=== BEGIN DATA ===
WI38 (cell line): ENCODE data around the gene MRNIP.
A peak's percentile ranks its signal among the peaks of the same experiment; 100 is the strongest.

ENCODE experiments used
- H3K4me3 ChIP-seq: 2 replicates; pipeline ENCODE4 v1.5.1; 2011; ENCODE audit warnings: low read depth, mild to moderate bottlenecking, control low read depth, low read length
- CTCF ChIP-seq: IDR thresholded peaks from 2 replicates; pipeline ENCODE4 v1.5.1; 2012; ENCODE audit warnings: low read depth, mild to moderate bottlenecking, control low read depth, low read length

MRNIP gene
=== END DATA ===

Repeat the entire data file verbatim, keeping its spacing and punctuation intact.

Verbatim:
WI38 (cell line): ENCODE data around the gene MRNIP.
A peak's percentile ranks its signal among the peaks of the same experiment; 100 is the strongest.

ENCODE experiments used
- H3K4me3 ChIP-seq: 2 replicates; pipeline ENCODE4 v1.5.1; 2011; ENCODE audit warnings: low read depth, mild to moderate bottlenecking, control low read depth, low read length
- CTCF ChIP-seq: IDR thresholded peaks from 2 replicates; pipeline ENCODE4 v1.5.1; 2012; ENCODE audit warnings: low read depth, mild to moderate bottlenecking, control low read depth, low read length

MRNIP gene